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Sunday, October 27, 2019

2:00pm

Living History in Contemporary Printmaking: The New Renaissance of Etching

A conversation with artist Swoon, Nadine Orenstein, Drue Heinz Curator in Charge, Department of Drawings & Prints, the Metropolitan Museum of Art, and Jenny Gibbs, Executive Director of the IFPDA; moderated by Sarah Douglas, Editor-in-Chief, ARTnews

Caledonia Curry, whose work appears under the name Swoon, is a Brooklyn-based artist and is widely known as the first woman to gain large-scale recognition in the male-dominated world of street art. Callie took to the streets of New York while attending the Pratt Institute of Art in 1999, pasting her paper portraits to the sides of buildings with the goal of making art and the public space of the city more accessible.

In a moment when contemporary art often holds a conflicted relationship to beauty, Callie’s work carries with it an earnestness, treating the beautiful as sublime even as she explores the darker sides of her subjects. Her work has become known for marrying the whimsical to the grounded, often weaving in slivers of fairy-tales, scraps of myth, and a recurring motif of the sacred feminine. Tendrils of her own family history—and a legacy of her parents’ struggles with addiction and substance abuse—recur throughout her work.

While much of Callie’s art plays with the fantastical, there is also a strong element of realism. This can be seen in her myriad social endeavors, including a long-term community revitalization project in Braddock, Pennsylvania and her efforts to build earthquake-resistant homes in Haiti through Konbit Shelter. Her non-profit, the Heliotrope Foundation, was created in order to further support these ventures.

Today, Callie’s work can be found on the sides of buildings worldwide and has been given both permanent and transient homes in more classical institutions, including New York’s Museum of Modern Art, the Institute of Contemporary Art in Boston, the Tate Modern, and the São Paulo Museum of Art. Most recently, she has begun using film animation to explore the boundaries of visual storytelling.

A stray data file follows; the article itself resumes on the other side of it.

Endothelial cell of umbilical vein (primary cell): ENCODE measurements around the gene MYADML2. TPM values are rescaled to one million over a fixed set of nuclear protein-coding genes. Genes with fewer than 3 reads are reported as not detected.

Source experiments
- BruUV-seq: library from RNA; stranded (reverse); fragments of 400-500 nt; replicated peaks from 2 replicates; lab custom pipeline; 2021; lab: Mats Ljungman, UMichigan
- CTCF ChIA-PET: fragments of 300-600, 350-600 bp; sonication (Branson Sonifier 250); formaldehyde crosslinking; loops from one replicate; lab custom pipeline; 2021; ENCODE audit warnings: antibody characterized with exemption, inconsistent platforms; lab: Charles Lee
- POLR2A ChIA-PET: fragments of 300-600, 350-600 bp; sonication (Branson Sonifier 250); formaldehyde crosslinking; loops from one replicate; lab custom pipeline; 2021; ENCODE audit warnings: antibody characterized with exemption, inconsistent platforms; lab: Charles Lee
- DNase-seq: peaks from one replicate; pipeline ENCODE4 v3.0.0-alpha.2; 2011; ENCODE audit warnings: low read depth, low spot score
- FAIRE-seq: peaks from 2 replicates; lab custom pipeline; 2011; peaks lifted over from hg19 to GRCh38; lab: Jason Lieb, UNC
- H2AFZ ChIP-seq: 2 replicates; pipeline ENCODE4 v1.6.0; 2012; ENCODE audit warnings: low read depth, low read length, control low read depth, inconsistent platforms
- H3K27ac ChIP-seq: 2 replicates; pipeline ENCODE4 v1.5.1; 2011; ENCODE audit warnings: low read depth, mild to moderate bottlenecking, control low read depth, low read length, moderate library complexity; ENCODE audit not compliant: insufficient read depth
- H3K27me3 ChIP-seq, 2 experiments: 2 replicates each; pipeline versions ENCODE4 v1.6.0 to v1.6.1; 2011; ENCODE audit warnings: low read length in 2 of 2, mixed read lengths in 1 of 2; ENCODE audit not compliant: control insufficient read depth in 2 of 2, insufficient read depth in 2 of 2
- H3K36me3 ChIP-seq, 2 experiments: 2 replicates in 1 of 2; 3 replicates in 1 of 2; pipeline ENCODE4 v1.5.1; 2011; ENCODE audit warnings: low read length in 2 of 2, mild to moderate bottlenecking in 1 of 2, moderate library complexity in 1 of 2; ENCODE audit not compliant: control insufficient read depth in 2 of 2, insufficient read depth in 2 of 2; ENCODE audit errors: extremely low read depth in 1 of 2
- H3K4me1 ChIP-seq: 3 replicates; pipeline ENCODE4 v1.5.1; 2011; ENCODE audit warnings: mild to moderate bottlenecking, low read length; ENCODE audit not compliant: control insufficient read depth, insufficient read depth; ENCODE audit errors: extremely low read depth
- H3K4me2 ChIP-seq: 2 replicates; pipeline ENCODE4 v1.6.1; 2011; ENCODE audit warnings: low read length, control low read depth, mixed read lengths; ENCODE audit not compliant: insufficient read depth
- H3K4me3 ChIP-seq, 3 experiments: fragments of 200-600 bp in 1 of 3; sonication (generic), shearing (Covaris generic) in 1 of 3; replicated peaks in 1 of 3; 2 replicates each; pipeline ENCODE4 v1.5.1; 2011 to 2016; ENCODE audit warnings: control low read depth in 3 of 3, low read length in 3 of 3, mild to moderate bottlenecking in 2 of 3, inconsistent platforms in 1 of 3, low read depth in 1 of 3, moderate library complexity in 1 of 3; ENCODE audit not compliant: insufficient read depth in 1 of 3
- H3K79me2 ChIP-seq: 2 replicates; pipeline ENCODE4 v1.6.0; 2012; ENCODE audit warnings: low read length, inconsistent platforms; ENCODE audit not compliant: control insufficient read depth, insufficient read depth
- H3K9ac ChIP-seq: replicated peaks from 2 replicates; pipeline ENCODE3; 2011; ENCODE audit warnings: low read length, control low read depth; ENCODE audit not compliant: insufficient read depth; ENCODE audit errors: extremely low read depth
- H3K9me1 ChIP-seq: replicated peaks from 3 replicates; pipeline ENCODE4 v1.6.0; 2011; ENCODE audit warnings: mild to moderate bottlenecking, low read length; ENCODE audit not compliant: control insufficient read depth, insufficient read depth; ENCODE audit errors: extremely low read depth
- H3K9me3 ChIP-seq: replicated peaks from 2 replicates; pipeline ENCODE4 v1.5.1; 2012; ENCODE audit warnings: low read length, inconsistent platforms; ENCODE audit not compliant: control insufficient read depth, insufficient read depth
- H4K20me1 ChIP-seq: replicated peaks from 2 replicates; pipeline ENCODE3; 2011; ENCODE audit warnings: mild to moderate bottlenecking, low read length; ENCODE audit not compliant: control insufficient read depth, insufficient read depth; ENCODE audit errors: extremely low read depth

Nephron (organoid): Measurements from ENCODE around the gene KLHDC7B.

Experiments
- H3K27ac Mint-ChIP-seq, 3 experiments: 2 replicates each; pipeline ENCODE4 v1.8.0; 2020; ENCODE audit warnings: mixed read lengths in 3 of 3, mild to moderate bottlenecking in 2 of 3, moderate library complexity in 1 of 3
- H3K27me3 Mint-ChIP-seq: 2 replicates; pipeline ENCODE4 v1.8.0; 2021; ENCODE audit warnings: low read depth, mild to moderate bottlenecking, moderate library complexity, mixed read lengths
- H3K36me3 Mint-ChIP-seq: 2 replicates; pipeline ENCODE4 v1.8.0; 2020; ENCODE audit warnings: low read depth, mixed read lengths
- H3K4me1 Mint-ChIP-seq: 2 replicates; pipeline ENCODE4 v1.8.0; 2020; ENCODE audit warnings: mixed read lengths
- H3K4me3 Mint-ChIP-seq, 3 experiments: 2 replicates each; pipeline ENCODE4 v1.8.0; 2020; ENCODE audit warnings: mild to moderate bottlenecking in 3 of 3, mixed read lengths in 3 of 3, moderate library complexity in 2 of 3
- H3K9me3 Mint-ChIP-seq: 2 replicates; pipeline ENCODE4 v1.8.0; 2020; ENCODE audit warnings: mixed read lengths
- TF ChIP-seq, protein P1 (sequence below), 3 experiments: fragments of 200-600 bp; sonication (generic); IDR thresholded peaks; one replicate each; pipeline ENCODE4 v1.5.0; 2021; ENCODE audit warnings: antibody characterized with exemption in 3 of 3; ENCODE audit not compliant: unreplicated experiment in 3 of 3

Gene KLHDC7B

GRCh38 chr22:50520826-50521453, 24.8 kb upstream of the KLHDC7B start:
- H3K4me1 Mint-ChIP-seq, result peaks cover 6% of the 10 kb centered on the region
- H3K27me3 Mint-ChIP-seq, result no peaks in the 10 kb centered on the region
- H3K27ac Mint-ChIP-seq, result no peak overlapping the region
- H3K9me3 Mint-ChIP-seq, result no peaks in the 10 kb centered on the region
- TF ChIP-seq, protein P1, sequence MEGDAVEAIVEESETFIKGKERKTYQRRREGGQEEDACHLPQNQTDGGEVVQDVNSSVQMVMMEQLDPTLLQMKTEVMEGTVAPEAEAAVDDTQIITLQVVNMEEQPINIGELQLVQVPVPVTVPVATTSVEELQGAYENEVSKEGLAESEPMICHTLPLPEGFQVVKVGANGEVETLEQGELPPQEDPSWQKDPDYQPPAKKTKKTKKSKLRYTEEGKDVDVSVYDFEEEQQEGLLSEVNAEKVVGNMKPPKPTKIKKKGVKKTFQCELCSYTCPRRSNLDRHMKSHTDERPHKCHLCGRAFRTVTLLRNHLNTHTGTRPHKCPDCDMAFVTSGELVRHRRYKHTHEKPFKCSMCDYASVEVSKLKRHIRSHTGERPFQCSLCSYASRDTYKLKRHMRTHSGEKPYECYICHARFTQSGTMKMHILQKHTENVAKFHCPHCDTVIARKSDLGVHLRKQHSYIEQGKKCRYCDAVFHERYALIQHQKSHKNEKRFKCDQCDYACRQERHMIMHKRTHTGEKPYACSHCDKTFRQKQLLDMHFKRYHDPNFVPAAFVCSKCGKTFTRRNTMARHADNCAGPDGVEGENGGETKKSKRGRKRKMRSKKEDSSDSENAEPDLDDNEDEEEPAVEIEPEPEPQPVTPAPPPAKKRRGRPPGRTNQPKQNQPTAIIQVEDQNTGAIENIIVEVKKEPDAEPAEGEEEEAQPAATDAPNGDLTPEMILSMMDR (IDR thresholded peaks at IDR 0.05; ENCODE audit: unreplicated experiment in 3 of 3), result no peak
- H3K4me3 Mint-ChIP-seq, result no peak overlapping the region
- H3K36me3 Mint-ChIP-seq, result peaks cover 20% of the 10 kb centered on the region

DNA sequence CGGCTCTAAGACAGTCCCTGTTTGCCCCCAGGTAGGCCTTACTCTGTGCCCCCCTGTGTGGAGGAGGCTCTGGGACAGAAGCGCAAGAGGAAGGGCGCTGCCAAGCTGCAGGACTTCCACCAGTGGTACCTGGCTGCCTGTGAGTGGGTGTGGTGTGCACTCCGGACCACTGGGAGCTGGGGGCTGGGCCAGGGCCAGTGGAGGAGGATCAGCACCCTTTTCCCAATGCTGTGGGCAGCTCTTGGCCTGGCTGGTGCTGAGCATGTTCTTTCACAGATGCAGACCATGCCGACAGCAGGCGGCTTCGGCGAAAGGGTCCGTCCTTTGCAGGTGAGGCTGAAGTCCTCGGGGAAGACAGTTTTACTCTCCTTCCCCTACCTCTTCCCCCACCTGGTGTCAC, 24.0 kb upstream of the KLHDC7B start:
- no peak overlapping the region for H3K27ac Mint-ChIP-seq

Nadine M. Orenstein received her PhD from the Institute of Fine Arts, New York University for her dissertation, Hendrick Hondius and the Business of Prints in Seventeenth-Century Holland (published 1996). She has written and lectured extensively on seventeenth-century Northern European prints and drawings, and her publications include several volumes for the New Hollstein Dutch series. Her exhibitions at The Met include Pieter Bruegel the Elder: Drawings and Prints (2001), Hendrick Goltzius, Dutch Master (1558–1617): Prints, Drawings, and Paintings (2003), Infinite Jest: Caricature and Satire from Leonardo to Levine (2011), The Mysterious Landscapes of Hercules Segers (2017), and a 2019 exhibition on Renaissance etching. She also co-authored A Centennial Album: Drawings, Prints, and Photographs (2017).

Prior to joining the IFPDA as Executive Director in February 2019, Jenny Gibbs most recently held the position of Director of the MA in Art Business program at Sotheby’s Institute of Art. Prior to Sotheby’s Gibbs served as Executive Director of Elmhurst Art Museum, leading the Chicago-area institution through a period of significant growth with major gifts and grants from the National Endowment for the Arts, developing the vision and planning for the restoration of Mies van der Rohe’s McCormick House (1952). Before joining Elmhurst Art Museum Gibbs headed the graduate programs at Massachusetts College of Art and Design in Boston. Gibbs has also worked with Bard College as the Executive Director of the Lacoste School of the Arts in France. Gibbs began her career at the Metropolitan Museum of Art and at Christie's as an old master painting specialist.

 

 

Sarah Douglas is Editor-in-Chief of ARTnews. She has been an art journalist and editor for numerous publications for 20 years, beginning her career with four years running the U.S. editorial office of The Art Newspaper. Before ARTnews, she was Culture Editor at The New York Observer and launched their visual art site Gallerist. Douglas has contributed to The New York Times, New York Magazine, The Economist and The National, among other publications. In 2013, she was the recipient of ArtTable’s New Leadership award.

 

 

Founded in 1902, ARTnews is the oldest and most widely circulated art magazine in the world. Its readership of 180,000 in 124 countries includes collectors, dealers, historians, artists, museum directors, curators, connoisseurs, and enthusiasts. Published in print four times a year, it reports on the art, people, issues, trends, and events shaping the international art world.

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